DURHAM, N.H. – Emily Gold, a first-year political science student from Manchester, is starting her academic career at the University of New Hampshire with a once-in-a-lifetime experience serving as an official page to the New Hampshire delegation attending the Democratic National Convention in Charlotte, N.C.
Gold, 18, is the only UNH student serving in an official capacity as a page or delegate at either national political convention.
“Being selected as a page was something I did not expect, but I am honored to be given the opportunity,” Gold said. “Getting involved in politics allows students to have a stronger say in the future of their country. We are all citizens of the United States, and we all want to live in a prosperous country so we should all do our part instead of watching others change the world.”
“I have always been fascinated with democracy. Some of my first memories are of my parents taking me into the ballot box with them while they voted. Having the power to decide who will run the country is something people in other countries can only dream about. As Americans, it is something we do not really give a second thought about,” she said.
Gold is one of two New Hampshire teenagers selected for the page position who will sit on the floor of the convention with the rest of the credentialed New Hampshire delegation. She will attend committee meetings and participate in convention activities as if she was a voting member of the delegation.
“We have such a privilege here in New Hampshire. There is no place on earth where young people have such access to democracy. Emily is a terrific person, and has been selected for a very prestigious position. We’re so excited that she will be joining us,” said Raymond Buckley, chair of the New Hampshire Democratic Party.
Buckley said the New Hampshire Democrats have made welcoming young people in the party a priority and can appreciate the impact of being involved in New Hampshire politics at a young age. He was a strong Ed Muskie supporter – at age 8. By 15, he was involved in President Jimmy Carter’s campaign. Since Buckley didn’t have his driver’s license, Sylvia Larsen, who would become a leader in the New Hampshire Democratic Party, used to give him rides to events. “I felt very empowered and very welcomed even at that age, even before I had a license,” he said.
Lawrence Reardon, chair of the UNH Department of Political Science, echoed Buckley’s sentiments about the importance of getting involved in politics as a young adult.
“Political science professors are always advising students to combine their academic studies with real life experiences, whether by interning in Concord or Washington, D.C., studying in Beijing, or working to pay off academic debts. Working for the New Hampshire delegation, Emily will witness firsthand one of the oldest and most exciting democratic processes in the nation. While conventions are no longer crucial to the nomination process, they have become a key vehicle to unite the party behind a particular candidate in order to present a unified vision of the future. Emily will come back to UNH with an even greater appreciation of the American democratic process,” Reardon said.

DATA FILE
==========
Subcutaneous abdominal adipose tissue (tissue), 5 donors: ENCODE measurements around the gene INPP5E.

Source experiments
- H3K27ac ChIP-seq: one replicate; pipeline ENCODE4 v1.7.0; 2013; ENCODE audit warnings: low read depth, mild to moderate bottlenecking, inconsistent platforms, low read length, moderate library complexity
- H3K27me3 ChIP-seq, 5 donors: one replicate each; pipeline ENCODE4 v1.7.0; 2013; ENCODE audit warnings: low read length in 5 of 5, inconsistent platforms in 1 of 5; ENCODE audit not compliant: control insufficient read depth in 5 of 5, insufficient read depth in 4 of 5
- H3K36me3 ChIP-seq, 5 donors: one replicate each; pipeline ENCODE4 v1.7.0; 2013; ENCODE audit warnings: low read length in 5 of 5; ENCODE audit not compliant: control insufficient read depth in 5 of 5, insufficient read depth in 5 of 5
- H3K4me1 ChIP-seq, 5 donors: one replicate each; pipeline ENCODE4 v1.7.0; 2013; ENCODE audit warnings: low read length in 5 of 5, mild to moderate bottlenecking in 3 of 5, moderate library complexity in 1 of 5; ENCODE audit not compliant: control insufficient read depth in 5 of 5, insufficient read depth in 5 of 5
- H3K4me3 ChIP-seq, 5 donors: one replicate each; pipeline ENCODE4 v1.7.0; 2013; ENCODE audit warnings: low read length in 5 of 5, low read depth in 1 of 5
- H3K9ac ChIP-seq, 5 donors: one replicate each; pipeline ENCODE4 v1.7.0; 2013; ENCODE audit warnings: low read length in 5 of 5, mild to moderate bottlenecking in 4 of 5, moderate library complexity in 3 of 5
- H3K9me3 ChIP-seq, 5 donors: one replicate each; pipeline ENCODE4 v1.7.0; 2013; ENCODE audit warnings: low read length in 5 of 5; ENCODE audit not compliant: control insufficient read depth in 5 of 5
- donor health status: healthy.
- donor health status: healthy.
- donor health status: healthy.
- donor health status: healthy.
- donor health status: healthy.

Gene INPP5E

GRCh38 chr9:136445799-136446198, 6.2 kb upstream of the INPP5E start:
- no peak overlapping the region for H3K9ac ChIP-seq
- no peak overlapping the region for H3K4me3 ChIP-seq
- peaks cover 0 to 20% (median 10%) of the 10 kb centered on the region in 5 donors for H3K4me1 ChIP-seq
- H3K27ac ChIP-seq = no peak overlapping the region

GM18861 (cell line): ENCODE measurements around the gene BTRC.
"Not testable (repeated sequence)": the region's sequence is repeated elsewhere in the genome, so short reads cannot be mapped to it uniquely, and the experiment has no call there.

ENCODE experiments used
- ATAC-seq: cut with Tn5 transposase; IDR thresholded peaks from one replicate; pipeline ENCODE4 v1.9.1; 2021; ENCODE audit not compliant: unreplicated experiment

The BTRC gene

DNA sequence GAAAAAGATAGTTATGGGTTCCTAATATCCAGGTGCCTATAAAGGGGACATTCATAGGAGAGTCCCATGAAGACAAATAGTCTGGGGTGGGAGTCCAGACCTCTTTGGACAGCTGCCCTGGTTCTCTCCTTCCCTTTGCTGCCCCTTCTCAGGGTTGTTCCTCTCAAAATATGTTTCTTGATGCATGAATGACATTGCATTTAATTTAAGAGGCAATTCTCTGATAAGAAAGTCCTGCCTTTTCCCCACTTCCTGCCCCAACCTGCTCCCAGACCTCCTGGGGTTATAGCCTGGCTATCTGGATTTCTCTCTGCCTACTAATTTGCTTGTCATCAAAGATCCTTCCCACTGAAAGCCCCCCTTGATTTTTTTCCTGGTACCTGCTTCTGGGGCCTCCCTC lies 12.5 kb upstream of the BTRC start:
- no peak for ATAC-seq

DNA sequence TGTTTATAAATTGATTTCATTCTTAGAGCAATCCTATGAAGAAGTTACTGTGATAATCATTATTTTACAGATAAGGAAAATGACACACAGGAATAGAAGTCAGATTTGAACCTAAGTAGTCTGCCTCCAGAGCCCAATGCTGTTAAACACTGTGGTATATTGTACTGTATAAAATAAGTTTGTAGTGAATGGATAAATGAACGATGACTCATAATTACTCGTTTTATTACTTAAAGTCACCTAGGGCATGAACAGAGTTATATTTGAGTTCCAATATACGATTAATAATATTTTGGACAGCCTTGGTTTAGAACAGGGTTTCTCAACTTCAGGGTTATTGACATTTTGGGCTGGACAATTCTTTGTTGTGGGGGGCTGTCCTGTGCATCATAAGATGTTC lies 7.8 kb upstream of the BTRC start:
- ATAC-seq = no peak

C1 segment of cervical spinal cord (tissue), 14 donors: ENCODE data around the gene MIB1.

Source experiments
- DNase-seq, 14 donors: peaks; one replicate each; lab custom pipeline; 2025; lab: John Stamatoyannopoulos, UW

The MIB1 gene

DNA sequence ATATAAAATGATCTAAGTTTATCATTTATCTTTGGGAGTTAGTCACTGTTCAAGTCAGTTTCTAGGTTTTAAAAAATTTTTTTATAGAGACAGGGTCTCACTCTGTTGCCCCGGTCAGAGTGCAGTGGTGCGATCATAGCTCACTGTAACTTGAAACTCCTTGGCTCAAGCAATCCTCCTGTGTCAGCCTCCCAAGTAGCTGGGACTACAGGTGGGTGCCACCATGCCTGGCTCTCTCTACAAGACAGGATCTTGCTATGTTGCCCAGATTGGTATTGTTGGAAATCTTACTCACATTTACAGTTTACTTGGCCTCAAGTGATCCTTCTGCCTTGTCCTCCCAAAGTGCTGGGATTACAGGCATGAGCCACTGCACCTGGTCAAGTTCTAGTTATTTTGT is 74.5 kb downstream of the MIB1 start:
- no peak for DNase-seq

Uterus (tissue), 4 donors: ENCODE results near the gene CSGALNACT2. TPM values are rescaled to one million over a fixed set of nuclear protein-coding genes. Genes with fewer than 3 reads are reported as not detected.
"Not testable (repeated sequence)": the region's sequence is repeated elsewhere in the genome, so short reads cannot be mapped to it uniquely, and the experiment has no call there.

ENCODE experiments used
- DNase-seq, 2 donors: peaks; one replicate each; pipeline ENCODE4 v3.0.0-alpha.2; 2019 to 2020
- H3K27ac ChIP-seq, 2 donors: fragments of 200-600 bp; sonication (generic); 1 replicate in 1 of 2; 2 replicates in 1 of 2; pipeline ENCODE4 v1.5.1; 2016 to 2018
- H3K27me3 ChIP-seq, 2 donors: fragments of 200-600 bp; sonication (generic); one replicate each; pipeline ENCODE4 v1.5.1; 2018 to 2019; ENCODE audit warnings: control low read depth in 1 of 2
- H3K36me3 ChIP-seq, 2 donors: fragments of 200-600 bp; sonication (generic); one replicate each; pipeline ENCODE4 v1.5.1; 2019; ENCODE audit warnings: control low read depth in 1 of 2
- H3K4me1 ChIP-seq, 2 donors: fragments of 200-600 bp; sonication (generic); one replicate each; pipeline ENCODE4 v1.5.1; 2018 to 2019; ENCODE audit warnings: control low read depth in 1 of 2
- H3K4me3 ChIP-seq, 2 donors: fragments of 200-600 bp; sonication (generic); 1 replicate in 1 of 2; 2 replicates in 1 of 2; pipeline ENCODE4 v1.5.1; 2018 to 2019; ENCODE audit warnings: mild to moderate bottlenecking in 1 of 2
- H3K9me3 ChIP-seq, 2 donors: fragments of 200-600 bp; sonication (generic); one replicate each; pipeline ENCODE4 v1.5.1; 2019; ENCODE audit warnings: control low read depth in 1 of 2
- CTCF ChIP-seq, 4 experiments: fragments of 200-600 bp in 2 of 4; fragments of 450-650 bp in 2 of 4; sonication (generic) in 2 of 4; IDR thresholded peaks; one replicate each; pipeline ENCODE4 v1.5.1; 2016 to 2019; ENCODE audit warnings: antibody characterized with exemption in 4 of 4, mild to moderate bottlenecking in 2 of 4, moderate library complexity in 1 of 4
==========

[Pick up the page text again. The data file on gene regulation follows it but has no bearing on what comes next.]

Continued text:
Gold said she was inspired to get involved in New Hampshire politics and the Obama campaign after President Barack Obama spoke at her high school, Manchester Central High School, in November 2011. She became a regular volunteer at the Manchester Obama campaign office.
In February 2012, she was asked to introduce Sen. Jeanne Shaheen during Vice President Joe Biden’s visit to Manchester. There she met Buckley, who asked her if she would be interested in serving as a page. Before she was selected, Gold gave a speech to the New Hampshire Democratic leadership about what being a page would mean to her. Not only was she selected, but her speech was so moving that she was asked to present it again at the New Hampshire Democratic Party state convention in June.
At the end of June, she met President Obama in Durham and participated in the Obama campaign’s summer organizer fellowship program before starting her first year at UNH. “It was a lot of hard work, but I probably had one of the best summers of my life,” Gold said.
Education is Gold’s top issue. “My grandfather always said, ‘An education is not an expense, it is an investment.’ Today, most careers require some type of higher education degree. I believe that everyone should be able to get the training they need to succeed in their dream career,” she said.
“For me, I believe Obama is the right man to lead this country. He has doubled funding for Pell Grants and reformed healthcare, among many other accomplishments. I want to be sure Obama has four more years in the White House so I decided to do more than just vote in November,” she said.
The University of New Hampshire, founded in 1866, is a world-class public research university with the feel of a New England liberal arts college. A land, sea, and space-grant university, UNH is the state's flagship public institution, enrolling 12,200 undergraduate and 2,300 graduate students.